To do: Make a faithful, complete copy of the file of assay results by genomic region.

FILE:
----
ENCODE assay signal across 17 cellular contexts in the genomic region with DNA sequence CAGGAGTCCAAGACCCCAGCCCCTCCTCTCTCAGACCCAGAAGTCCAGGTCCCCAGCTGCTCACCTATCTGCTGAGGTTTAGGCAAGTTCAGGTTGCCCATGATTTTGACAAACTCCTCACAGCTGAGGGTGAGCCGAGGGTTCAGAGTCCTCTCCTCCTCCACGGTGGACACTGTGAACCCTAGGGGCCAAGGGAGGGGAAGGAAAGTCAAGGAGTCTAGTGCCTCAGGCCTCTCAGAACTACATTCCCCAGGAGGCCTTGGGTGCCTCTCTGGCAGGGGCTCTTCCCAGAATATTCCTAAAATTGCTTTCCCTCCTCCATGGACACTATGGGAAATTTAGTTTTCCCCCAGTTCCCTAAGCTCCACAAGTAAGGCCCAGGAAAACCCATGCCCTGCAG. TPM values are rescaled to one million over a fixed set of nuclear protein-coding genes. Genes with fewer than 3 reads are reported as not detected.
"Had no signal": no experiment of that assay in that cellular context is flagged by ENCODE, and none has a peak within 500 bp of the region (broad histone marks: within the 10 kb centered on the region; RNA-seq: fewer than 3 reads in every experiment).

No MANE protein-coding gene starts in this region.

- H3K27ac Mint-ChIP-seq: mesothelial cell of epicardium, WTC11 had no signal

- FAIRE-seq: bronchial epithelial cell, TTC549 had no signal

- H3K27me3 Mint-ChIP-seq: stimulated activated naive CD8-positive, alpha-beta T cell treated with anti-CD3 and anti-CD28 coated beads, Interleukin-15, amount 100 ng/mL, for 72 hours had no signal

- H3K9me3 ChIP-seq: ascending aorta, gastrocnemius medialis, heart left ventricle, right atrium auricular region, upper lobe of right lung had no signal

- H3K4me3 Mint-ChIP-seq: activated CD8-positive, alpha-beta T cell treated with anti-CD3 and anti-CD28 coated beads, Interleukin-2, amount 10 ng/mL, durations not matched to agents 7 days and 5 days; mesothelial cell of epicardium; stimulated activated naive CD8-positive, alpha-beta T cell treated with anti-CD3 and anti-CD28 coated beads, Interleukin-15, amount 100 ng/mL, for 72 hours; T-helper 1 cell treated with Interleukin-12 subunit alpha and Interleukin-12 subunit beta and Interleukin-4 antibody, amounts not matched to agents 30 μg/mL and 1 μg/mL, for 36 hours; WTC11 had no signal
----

ENCODE assay signal across 17 cellular contexts in the genomic region with DNA sequence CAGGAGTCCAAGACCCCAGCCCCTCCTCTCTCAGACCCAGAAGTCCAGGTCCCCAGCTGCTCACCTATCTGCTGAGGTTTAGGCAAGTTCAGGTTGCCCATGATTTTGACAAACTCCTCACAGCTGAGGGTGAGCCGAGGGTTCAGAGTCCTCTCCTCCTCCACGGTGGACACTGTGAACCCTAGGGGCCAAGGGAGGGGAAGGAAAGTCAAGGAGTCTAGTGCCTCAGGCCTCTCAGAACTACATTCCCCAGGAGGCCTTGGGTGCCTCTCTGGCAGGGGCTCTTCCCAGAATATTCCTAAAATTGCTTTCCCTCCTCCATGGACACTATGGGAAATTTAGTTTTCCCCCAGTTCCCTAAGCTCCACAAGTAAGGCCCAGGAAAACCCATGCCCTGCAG. TPM values are rescaled to one million over a fixed set of nuclear protein-coding genes. Genes with fewer than 3 reads are reported as not detected.
"Had no signal": no experiment of that assay in that cellular context is flagged by ENCODE, and none has a peak within 500 bp of the region (broad histone marks: within the 10 kb centered on the region; RNA-seq: fewer than 3 reads in every experiment).

No MANE protein-coding gene starts in this region.

- H3K27ac Mint-ChIP-seq: mesothelial cell of epicardium, WTC11 had no signal

- FAIRE-seq: bronchial epithelial cell, TTC549 had no signal

- H3K27me3 Mint-ChIP-seq: stimulated activated naive CD8-positive, alpha-beta T cell treated with anti-CD3 and anti-CD28 coated beads, Interleukin-15, amount 100 ng/mL, for 72 hours had no signal

- H3K9me3 ChIP-seq: ascending aorta, gastrocnemius medialis, heart left ventricle, right atrium auricular region, upper lobe of right lung had no signal

- H3K4me3 Mint-ChIP-seq: activated CD8-positive, alpha-beta T cell treated with anti-CD3 and anti-CD28 coated beads, Interleukin-2, amount 10 ng/mL, durations not matched to agents 7 days and 5 days; mesothelial cell of epicardium; stimulated activated naive CD8-positive, alpha-beta T cell treated with anti-CD3 and anti-CD28 coated beads, Interleukin-15, amount 100 ng/mL, for 72 hours; T-helper 1 cell treated with Interleukin-12 subunit alpha and Interleukin-12 subunit beta and Interleukin-4 antibody, amounts not matched to agents 30 μg/mL and 1 μg/mL, for 36 hours; WTC11 had no signal